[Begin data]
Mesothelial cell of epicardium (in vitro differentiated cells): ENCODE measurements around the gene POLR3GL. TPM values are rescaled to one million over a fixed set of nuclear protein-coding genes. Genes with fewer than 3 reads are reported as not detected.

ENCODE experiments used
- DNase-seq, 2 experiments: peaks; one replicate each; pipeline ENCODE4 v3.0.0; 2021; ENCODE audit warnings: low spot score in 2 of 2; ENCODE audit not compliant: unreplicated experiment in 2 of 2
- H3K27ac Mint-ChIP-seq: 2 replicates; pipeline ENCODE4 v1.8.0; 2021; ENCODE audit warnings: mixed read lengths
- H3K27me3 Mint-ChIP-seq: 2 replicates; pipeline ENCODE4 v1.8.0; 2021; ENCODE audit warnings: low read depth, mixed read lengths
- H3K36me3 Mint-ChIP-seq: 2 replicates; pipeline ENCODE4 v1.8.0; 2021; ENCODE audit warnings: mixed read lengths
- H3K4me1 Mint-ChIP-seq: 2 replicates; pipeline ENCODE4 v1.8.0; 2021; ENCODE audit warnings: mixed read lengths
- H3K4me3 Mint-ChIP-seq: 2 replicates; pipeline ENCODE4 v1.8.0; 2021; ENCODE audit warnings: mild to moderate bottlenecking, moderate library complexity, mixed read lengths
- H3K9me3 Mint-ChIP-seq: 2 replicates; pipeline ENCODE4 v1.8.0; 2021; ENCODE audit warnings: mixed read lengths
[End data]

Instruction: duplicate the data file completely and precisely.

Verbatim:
Mesothelial cell of epicardium (in vitro differentiated cells): ENCODE measurements around the gene POLR3GL. TPM values are rescaled to one million over a fixed set of nuclear protein-coding genes. Genes with fewer than 3 reads are reported as not detected.

ENCODE experiments used
- DNase-seq, 2 experiments: peaks; one replicate each; pipeline ENCODE4 v3.0.0; 2021; ENCODE audit warnings: low spot score in 2 of 2; ENCODE audit not compliant: unreplicated experiment in 2 of 2
- H3K27ac Mint-ChIP-seq: 2 replicates; pipeline ENCODE4 v1.8.0; 2021; ENCODE audit warnings: mixed read lengths
- H3K27me3 Mint-ChIP-seq: 2 replicates; pipeline ENCODE4 v1.8.0; 2021; ENCODE audit warnings: low read depth, mixed read lengths
- H3K36me3 Mint-ChIP-seq: 2 replicates; pipeline ENCODE4 v1.8.0; 2021; ENCODE audit warnings: mixed read lengths
- H3K4me1 Mint-ChIP-seq: 2 replicates; pipeline ENCODE4 v1.8.0; 2021; ENCODE audit warnings: mixed read lengths
- H3K4me3 Mint-ChIP-seq: 2 replicates; pipeline ENCODE4 v1.8.0; 2021; ENCODE audit warnings: mild to moderate bottlenecking, moderate library complexity, mixed read lengths
- H3K9me3 Mint-ChIP-seq: 2 replicates; pipeline ENCODE4 v1.8.0; 2021; ENCODE audit warnings: mixed read lengths